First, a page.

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From Race Crisis to Race Celebration: Online Body Politics and the Alvin Ailey American Dance Theateri

From Race Crisis to Race Celebration: Online Body Politics and the Alvin Ailey American Dance... AbstractThroughout the history of the United States, there have been many critical times associated with racism. When other forms of crisis overlap the existing ones – as the Covid-19 pandemic – even more challenges appear, calling for a more complex artistic response. The Alvin Ailey American Dance Theater is well known across the United States and the world not only through their innovative ballet style (which builds on classical choreography and enriches it with creatively processed blues, jazz, and Afro-Caribbean tones), but also through what Thomas F. DeFrantz calls Alvin Ailey’s “embodiment of African American culture” in the subtitle of his book (Dancing Revelations, 2004). This essay looks at Ailey Theater’s politics of the dancing body, with a focus on recent productions included in the Ailey All Access online project, meant to replace a Fall 2021 United States tour that could not take place because of the pandemic. I will argue that the company’s choreographic overcoming and even beautifying sorrow through dance expands Ailey’s healing narrative about African American history to the Covid-19 pandemic. Their recent projects propose a desirable post-racist world, in which those who have been through much sorrow can support those who have been through less, and thus promote a politics of human togetherness, hope, and reconstruction. http://www.deepdyve.com/assets/images/DeepDyve-Logo-lg.png American British and Canadian Studies Journal de Gruyter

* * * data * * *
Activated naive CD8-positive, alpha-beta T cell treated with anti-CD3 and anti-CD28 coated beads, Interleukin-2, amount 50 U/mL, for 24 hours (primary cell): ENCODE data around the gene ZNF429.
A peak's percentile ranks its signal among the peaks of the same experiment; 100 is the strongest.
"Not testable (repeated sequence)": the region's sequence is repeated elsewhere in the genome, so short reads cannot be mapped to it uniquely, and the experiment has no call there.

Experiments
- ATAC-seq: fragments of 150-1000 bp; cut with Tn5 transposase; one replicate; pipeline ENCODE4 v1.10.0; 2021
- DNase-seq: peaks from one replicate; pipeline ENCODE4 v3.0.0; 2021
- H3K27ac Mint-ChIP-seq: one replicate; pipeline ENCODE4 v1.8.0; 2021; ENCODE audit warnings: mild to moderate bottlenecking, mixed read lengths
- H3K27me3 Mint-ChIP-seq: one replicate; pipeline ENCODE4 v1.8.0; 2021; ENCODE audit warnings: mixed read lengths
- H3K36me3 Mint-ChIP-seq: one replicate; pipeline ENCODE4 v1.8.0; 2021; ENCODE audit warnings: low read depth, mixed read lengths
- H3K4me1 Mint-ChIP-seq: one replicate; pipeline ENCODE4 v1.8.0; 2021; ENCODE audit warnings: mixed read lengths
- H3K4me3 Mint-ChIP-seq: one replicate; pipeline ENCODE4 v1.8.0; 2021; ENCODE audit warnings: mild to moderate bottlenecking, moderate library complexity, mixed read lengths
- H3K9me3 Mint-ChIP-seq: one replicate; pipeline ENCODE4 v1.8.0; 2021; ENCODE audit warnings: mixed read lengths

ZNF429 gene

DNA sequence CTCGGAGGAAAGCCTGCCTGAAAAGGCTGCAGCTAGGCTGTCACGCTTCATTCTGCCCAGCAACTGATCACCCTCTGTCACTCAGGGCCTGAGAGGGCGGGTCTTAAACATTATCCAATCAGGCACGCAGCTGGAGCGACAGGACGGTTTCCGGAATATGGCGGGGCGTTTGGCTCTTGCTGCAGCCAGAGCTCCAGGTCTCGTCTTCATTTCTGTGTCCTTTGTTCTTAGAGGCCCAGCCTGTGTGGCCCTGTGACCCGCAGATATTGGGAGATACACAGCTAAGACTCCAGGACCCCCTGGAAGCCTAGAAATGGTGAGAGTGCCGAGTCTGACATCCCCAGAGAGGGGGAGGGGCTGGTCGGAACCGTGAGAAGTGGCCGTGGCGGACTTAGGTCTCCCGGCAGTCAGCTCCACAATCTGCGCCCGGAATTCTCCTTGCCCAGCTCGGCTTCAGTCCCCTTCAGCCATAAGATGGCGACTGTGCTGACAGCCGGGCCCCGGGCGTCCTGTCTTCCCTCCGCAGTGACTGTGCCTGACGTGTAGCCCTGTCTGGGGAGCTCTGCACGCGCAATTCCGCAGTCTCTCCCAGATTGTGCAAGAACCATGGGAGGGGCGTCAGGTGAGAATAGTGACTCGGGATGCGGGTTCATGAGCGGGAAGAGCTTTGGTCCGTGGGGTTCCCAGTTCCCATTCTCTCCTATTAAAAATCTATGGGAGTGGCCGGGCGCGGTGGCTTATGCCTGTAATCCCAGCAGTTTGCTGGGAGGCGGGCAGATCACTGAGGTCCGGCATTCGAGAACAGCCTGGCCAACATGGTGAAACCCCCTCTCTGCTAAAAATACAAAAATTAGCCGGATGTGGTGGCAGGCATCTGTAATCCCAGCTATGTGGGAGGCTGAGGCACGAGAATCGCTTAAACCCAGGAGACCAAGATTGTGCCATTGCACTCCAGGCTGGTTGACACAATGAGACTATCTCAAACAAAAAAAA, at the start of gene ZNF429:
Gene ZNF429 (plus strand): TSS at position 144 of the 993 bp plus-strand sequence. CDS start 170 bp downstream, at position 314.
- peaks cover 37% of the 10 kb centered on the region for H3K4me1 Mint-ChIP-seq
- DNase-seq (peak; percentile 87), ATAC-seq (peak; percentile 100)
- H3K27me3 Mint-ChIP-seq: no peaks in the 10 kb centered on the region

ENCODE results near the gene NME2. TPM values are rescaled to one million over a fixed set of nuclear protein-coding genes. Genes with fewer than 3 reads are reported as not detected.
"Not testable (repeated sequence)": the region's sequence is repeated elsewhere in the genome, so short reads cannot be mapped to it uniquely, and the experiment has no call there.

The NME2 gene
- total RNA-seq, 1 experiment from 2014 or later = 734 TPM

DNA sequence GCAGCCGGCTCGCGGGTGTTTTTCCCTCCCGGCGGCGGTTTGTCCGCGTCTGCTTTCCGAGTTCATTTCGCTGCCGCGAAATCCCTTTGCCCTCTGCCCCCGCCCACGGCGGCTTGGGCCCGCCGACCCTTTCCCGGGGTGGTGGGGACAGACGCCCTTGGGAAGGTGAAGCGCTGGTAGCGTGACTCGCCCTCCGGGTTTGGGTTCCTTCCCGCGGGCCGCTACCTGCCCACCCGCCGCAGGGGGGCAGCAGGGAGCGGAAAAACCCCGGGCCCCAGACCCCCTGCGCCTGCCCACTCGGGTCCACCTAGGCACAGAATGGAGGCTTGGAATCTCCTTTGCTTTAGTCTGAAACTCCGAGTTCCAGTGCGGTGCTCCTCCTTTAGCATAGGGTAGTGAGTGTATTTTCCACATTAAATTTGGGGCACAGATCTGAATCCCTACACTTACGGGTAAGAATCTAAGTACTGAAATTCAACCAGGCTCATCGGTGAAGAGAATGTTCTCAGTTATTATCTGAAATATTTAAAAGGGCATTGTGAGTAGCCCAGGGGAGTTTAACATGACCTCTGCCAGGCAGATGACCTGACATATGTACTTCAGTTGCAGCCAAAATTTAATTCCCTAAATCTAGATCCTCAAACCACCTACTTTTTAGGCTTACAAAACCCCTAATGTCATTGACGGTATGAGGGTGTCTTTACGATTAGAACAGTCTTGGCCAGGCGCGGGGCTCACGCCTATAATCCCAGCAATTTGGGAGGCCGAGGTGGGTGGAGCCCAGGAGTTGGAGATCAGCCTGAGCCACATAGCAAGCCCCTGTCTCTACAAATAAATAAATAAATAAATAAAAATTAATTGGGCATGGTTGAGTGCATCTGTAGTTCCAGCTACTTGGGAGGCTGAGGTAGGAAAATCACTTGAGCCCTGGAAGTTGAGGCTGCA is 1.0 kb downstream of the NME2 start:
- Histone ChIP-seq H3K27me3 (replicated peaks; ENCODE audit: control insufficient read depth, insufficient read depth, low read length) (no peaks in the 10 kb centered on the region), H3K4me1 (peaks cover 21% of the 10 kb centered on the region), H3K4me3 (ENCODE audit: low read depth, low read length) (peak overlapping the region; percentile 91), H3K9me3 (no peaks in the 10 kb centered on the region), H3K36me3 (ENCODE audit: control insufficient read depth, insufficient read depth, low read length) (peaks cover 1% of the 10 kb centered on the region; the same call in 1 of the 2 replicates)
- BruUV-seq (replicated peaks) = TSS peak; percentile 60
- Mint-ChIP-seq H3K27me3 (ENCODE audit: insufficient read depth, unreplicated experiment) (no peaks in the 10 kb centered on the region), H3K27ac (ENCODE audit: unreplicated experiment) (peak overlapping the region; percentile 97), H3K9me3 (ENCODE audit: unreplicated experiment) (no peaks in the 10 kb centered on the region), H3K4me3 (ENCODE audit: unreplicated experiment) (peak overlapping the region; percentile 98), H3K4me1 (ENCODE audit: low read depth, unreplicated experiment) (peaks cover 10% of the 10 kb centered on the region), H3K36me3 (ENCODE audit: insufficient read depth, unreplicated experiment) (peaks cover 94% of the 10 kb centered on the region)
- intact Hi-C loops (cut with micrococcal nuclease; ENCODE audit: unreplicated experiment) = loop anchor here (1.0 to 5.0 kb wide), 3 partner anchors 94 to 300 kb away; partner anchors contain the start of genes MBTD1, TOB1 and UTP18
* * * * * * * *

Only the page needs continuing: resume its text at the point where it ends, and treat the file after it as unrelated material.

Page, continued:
From Race Crisis to Race Celebration: Online Body Politics and the Alvin Ailey American Dance Theateri

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Publisher
de Gruyter
Copyright
© 2022 Maria-Sabina Draga Alexandru, published by Sciendo
ISSN
1841-964X
eISSN
1841-964X
DOI
10.2478/abcsj-2022-0016
Publisher site
See Article on Publisher Site

Abstract

AbstractThroughout the history of the United States, there have been many critical times associated with racism. When other forms of crisis overlap the existing ones – as the Covid-19 pandemic – even more challenges appear, calling for a more complex artistic response. The Alvin Ailey American Dance Theater is well known across the United States and the world not only through their innovative ballet style (which builds on classical choreography and enriches it with creatively processed blues, jazz, and Afro-Caribbean tones), but also through what Thomas F. DeFrantz calls Alvin Ailey’s “embodiment of African American culture” in the subtitle of his book (Dancing Revelations, 2004). This essay looks at Ailey Theater’s politics of the dancing body, with a focus on recent productions included in the Ailey All Access online project, meant to replace a Fall 2021 United States tour that could not take place because of the pandemic. I will argue that the company’s choreographic overcoming and even beautifying sorrow through dance expands Ailey’s healing narrative about African American history to the Covid-19 pandemic. Their recent projects propose a desirable post-racist world, in which those who have been through much sorrow can support those who have been through less, and thus promote a politics of human togetherness, hope, and reconstruction.

Journal

American British and Canadian Studies Journalde Gruyter

Published: Dec 1, 2022

Keywords: African American; ballet; body; celebration; crisis; modern dance; Covid-19 pandemic; performance; politics; spirituals

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